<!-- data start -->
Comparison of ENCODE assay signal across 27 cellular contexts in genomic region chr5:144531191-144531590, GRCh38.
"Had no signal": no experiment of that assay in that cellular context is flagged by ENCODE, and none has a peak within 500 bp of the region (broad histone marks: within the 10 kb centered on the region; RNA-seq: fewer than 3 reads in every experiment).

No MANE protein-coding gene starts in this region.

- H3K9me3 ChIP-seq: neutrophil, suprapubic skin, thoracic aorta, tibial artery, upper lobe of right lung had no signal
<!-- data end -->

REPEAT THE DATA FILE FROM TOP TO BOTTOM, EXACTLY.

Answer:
Comparison of ENCODE assay signal across 27 cellular contexts in genomic region chr5:144531191-144531590, GRCh38.
"Had no signal": no experiment of that assay in that cellular context is flagged by ENCODE, and none has a peak within 500 bp of the region (broad histone marks: within the 10 kb centered on the region; RNA-seq: fewer than 3 reads in every experiment).

No MANE protein-coding gene starts in this region.

- H3K9me3 ChIP-seq: neutrophil, suprapubic skin, thoracic aorta, tibial artery, upper lobe of right lung had no signal